Mental Health Awareness Month: The Mental Health Stigma Within Immigrant Communities



Cultural and Social Factors against Mental Health Issues

The understanding and acceptance of mental health issues is highly dependent on the cultural norms, practices, and family and friends dynamics an individual surrounds themselves with. Unfortunately, in Black communities, acknowledging that one has mental health needs is considered as a sign of weakness and possibly  a threat to one’s reputation within their community.  Some may feel that if their mental illnesses are known, that one may be portrayed as “Unable” and stigmatized by not only one’s own peers but in some instances, society as a whole.

An article by social worker Amy Morin, states that a big part of the stigmatization of mental illness within the black communities is not only caused by cultural pressures, but it may also stem from systemic racism. It’s uncommon for mental health practices to be inclusive within mental health service providers as they lack diverse cultural understanding. 

 African Americans are unfortunately 20% more likely to experience distress due to mental health issues during their adulthood and statistically only 1 in 3 African Americans actually seek mental health services to combat their mental health struggles. A public opinion poll conducted in 1990 showed that only 30% of African Americans thought depression as a medical illness and 60% viewed it as a weakness. As mentioned before, African Americans already face racial discrimination and are stereotyped in a negative way by social structures including within the workplace, schools, and in health facilities. In Fear of being further discriminated against, many prefer not to acknowledge their mental health illnesses, downplay the severity of their needs, or try to self-treat their illnesses and struggles  using substances such as alcohol, tobacco, and other illicit drugs.


Black Youth

The COVID pandemic in the past two years has particularly affected black youth and their mental health due to the lack of resources available to them and the lack of understanding of their experiences through systemic racism within education and health facilities. According to Carolyn Jones’ article on black youth mental health statistics, “12 of every 100,000 Black 18-24-year-olds died by suicide in 2020,” The current pandemic has caused grief over loss of loved ones, loss of relational connections, and increased difficulty in educational learning which causes mental distress and increased anxiety levels for the fear of failure or being set back.  Prior to the pandemic, Black students already faced scrutiny and false diagnosis for any “problem” behaviors, and  often did not receive proper mental health assistance or empathy from medical and/or education providers. In fear of being mistreatment or later criminalized, Black students avoid getting help for their mental health due to racial social systems in place. Due to the many changes and restrictions from the COVID pandemic, Black youth/students are in need of mental health assistance now more than ever as they face increased stressors and issues not only at home but at school where youth spend most of their time. To combat this issue, it is important mental health workers, school councilors, educators, and other youth workers practice cultural inclusiveness and increase their social awareness when it comes to youth of color, and especially those who come from highly marginalized neighborhoods/communities (i.e. Black/Brown working-class families). These are groups who are in alarmingly high needs of mental health due to the lack of resources and lack of proper tools that can help Black youth prosper if these tools and resources were available to them. It is also important to recognize when decisions support racial stereotyping and then reconstruct that approach a youth worker is taking when analyzing, diagnosing, and problem-solving with Black youth.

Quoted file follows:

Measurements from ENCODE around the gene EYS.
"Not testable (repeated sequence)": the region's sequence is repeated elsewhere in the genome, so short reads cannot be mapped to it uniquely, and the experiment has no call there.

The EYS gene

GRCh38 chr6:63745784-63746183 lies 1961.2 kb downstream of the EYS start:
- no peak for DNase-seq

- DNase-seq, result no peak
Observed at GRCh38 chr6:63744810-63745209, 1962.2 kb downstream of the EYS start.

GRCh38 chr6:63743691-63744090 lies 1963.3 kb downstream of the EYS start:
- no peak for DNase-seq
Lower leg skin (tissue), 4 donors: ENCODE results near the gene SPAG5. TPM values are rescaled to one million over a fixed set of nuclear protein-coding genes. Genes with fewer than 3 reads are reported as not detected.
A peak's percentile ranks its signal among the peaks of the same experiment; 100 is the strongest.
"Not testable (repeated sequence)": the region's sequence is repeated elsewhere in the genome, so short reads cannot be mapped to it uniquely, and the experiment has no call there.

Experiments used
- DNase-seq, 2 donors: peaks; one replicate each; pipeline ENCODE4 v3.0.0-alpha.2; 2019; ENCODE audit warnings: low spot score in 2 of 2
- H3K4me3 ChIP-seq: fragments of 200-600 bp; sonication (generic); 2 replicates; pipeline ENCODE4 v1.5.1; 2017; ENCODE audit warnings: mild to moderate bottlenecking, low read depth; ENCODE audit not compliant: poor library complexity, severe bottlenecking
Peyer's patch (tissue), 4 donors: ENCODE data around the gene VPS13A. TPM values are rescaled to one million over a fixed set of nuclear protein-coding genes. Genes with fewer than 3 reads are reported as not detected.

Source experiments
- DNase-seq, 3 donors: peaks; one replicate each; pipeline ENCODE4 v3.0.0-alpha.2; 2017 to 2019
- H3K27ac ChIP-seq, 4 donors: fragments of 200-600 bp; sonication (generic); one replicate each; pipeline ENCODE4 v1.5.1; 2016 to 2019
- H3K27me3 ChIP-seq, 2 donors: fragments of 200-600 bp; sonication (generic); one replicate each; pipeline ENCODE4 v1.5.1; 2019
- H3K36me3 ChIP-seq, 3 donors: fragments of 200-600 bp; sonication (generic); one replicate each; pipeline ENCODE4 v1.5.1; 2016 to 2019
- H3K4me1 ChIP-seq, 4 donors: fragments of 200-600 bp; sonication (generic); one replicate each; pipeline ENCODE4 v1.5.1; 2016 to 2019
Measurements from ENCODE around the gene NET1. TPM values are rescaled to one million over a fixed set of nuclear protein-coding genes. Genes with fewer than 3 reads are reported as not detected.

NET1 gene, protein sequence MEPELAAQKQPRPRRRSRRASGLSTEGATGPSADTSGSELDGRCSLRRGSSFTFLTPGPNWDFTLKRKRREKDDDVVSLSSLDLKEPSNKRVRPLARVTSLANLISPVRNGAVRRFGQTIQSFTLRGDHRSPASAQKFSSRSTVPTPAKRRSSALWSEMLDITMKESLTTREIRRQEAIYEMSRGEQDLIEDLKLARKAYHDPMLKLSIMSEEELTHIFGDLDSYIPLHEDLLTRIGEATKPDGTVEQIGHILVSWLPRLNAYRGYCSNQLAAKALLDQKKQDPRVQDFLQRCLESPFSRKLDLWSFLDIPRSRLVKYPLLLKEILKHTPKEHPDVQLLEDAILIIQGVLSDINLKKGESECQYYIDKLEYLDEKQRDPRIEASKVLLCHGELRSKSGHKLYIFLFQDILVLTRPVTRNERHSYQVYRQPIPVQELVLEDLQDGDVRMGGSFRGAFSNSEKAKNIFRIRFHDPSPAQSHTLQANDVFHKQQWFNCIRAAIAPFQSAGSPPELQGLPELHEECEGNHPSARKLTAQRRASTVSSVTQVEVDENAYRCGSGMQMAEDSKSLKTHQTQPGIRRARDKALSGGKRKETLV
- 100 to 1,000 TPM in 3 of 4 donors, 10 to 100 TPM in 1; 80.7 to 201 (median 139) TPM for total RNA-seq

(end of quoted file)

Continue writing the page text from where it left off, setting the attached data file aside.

What to take away from this information?

Mental health workers who practice culturally inclusive services are essential in increasing the amount of Black and African Americans receiving the proper help one needs, and empowering them in seeking the help they need without fearing that one will be stigmatized from their peers and the social systems that are supposed to serve everyone equally. It is important to recognize why one may be hesitant in seeking help, and what factors are the cause, starting with school-age individuals from Black and/or immigrant backgrounds who go unsupported from those they should be able to trust. If you or someone you know is in need of mental health services, contact the African Coalition for inclusive and culturally appropriate mental health services.


Article Resources: 

USC School of Social Work 2.12.2019

Very Well Mind “Exploring the Mental Health Stigma in Black Communities

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